Archive for category Mid-East
Saw those tourists at the mosque or shopping centres? Wonder which rich Arabic country they are from?
Here’s a quick guide for men:
(I believe the two images above are originally from Brownbook Magazone)
Of course, it takes no astute political scientist to note that the men are the ones who don traditional Arabic thobe (or thawb; which literally means shirt) anywhere they go. Generally the women Middle-Eastern tourists are almost always identifiable by their abayas. Others may wear some other long-sleeved attire. So if they are wearing the hijab, look at the head covering for clues.
What’s an abaya, you ask?
We are living in a world where emphasis on science and technology has never been greater. Be it from parents who want their kids to do well in school, employers which are putting expensive efforts in R&D, or the governments which want the economy to but down on expenses through innovation, the focus on material science does benefit – more or less – man to do improve on life on Earth.
But to what extent? Based on conversations and observations, while anecdotal, I have a fear that the belief in God is being eroded by the very emphasis in science. Scientific advancements and discoveries aside, it is the fundamentalist belief “science can explain everything” that bothers me.
As Muslims, we are usually well-protected from such forms of influence, as the “arch-opponent” for our faith is usually deemed to be the Christians, who also believe in the existence of God. Coupled with layers of tough measures to prevent prosletyzation against Islam, conversion issues are usually tackled with eloquent approaches – academic arguments, scientific evidences, etc – on why being a Muslim makes sense (for one, Islam doesn’t say that Christians and Jews are totally wrong).
In fact, if one were to believe in a religion, I would argue that none is more complete that Islam, from the moment you wake up, to interaction with people, food you eat, economy, up till the moment you go to bed, and even when you are sleeping. There exists specific Islamic guidance on all aspects of life. It is a way of life. The most complete way of life, based on the belief of Allah and his prophets.
Nevertheless, such concerns usually may be summed up in the question “which religion?”, so the debate over the existence of God never came up.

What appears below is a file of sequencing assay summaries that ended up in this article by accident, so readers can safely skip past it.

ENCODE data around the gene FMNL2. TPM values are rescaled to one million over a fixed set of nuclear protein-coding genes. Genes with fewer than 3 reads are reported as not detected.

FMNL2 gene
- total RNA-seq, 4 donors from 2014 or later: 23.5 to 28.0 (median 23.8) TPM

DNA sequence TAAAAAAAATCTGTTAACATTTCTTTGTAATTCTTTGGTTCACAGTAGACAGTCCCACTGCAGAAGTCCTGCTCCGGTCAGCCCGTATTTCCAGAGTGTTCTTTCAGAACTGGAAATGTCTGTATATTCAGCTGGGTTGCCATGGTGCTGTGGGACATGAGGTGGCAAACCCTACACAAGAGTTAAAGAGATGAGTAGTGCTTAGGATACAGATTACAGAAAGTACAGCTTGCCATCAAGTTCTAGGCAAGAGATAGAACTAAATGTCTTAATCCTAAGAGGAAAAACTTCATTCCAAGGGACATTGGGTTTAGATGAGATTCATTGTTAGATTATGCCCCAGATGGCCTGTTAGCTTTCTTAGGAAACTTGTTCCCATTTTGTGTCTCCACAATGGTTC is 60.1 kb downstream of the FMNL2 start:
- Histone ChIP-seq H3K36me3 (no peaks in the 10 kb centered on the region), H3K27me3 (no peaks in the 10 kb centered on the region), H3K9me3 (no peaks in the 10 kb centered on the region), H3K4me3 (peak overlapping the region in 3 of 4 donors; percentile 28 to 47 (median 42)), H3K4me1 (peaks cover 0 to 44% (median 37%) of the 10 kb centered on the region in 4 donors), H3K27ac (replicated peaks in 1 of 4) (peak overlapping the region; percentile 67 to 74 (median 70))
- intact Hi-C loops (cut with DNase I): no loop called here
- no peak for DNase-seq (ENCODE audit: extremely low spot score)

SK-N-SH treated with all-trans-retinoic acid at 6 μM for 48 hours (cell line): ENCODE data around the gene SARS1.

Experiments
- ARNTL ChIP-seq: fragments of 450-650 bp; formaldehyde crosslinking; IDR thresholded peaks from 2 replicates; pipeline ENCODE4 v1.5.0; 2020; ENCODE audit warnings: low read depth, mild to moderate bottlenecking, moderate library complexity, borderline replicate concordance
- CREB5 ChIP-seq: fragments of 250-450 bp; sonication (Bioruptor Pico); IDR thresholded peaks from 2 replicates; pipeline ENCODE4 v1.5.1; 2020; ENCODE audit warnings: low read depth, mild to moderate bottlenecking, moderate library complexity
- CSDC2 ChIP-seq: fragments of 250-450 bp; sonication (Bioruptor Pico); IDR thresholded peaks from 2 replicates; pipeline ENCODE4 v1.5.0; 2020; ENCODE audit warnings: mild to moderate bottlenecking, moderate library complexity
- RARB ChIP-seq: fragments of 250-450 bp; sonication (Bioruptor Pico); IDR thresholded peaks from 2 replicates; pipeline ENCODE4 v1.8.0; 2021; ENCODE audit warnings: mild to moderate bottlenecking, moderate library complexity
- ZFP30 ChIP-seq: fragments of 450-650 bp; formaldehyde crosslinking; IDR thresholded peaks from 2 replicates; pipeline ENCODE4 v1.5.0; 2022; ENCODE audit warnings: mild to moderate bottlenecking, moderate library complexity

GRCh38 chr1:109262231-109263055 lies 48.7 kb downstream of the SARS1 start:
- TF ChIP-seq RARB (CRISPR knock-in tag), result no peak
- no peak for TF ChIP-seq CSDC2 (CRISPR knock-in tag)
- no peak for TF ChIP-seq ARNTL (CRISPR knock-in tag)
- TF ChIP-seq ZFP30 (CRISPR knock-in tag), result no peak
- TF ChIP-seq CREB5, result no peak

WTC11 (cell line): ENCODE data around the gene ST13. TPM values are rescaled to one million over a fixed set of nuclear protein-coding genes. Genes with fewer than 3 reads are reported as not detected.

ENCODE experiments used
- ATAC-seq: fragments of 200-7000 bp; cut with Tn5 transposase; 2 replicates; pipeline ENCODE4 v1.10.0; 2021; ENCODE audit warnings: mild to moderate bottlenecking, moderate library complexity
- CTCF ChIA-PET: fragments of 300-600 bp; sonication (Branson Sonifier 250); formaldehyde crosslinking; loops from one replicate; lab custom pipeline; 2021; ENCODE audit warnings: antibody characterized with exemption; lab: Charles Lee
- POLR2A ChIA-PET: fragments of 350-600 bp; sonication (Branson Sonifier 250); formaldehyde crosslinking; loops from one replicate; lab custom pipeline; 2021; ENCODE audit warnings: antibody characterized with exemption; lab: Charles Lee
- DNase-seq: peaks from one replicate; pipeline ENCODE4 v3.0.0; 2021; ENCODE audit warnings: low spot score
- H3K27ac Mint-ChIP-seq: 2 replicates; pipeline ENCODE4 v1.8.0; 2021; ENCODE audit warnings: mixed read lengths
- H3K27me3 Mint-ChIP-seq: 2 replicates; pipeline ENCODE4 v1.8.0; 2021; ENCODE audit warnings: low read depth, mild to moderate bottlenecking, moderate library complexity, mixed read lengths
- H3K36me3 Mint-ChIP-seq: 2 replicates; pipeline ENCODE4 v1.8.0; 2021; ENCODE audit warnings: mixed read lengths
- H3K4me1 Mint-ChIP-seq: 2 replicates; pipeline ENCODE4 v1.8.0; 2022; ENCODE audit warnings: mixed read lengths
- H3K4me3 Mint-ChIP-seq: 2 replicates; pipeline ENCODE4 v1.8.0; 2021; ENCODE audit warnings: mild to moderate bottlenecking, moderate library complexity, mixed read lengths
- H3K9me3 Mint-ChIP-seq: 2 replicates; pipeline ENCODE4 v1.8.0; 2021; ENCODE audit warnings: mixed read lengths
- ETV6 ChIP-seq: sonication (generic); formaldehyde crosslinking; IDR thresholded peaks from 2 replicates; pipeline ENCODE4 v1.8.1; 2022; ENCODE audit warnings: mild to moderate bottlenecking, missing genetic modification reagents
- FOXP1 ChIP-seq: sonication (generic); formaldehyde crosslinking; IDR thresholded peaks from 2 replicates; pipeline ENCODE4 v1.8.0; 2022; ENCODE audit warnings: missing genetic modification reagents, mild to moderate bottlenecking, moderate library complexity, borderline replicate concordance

But, in current times, the belief in The Creator itself is gradually being overshadowed by science and its atheistic rhetoric. Its spread into the minds of Muslims bypasses the protective system designed against apostasy; some scientific theories are being accepted in schools as “unfalsifiable”, thus regarded as the “truth”. And it may easily be ingrained in the young Muslims who are just discovering the world of science. Chief among it is evolution.
The discovery of Ardi (above) – the name given to a 4.4 million year-old human-like fossil – made news late last year. One can only know so much about the past, but the discovery has prompted revisions on the theory of evolution. Nothing drastic; mainstream science still states that modern men evolved from chimps of the past.
Her skeleton promises to fill in gaps about how we became human and evolved from apes. It has already reversed some common assumptions of evolution.
Rather than humans evolving from chimps, the new find provides evidence that chimps and humans evolved together from another common more ancient ancestor. (Source)
Yet despite that, the details of evolution is still being questioned by those who believe in Creationism, which I believe are usually led by the Christians. Muslims seems to be at loss when questioned on their religious views pertaining to such scientific theories. With the caveat of quoting Wikipedia, the theory of evolution and its compatibility with religion is a relatively new subject to Muslims.
A 2007 study of religious patterns found that only 8% of Egyptians, 11% of Malaysians, 14% of Pakistanis, 16% of Indonesians, and 22% of Turks agree that Darwin’s theory is probably or most certainly true, and a 2006 survey reported that about a quarter of Turkish adults agreed that human beings evolved from earlier animal species. (Source)
An article in the latest issue of the journal, “Science,” suggests the evolution-creationist divide is about to emerge in the Muslim world. The article’s author, astronomer Salman Hameed, talks to “The World’s” Marco Werman about why the debate is heating up now, and implications for Muslims on both sides of the debate. The creation story in Islam is similar to the Biblical creation story, according to Professor Hammed: “But unlike the Book of Genesis, it is not laid out in a chronological order, nor is it in one single place. Secondly, it has this six-day creation, but the length of the days is less ambiguous.” (Source)
To highlight the seriousness of the issue, there are also calls for the school curriculum in Saudi to be revised to stem “foreign ideologies such as the Theory of Evolution.”
Evolution in Islam
It began in the sea, some three thousand million years ago. Complex chemical molecules began to clump together to form microscopic blobs: cells.
These were the seeds from which the tree of life developed.
They were able to split, replicating themselves – as bacteria do. And as time passed they diversified into different groups.
How does Islam fare in the trolling against creationism? The advance of science, the proliferation of knowledge, and the smart-asses on the internet seemed to have given a new reason to scoff at beliefs which advocate creationism, i.e. all religions.
Some versions of Christian creationism theories believe the earth may be as young as 10,000 years of age, putting it on a collision course with scientists who place the earth at billions of years old.
Islam meanwhile doesn’t limit the theory of evolution to a time-frame; moreover the position of the theory of evolution is still somewhat vaguely established among Muslims.
Like many other issues which is not specifically stated in the Qur’an or hadith, it is open to many varying views. Some simply denounced evolution. Fataawa al-Lajnah al-Daa’imah lined out the Qur’anic evidences of the creation of man, while steering clear of any scientific arguments.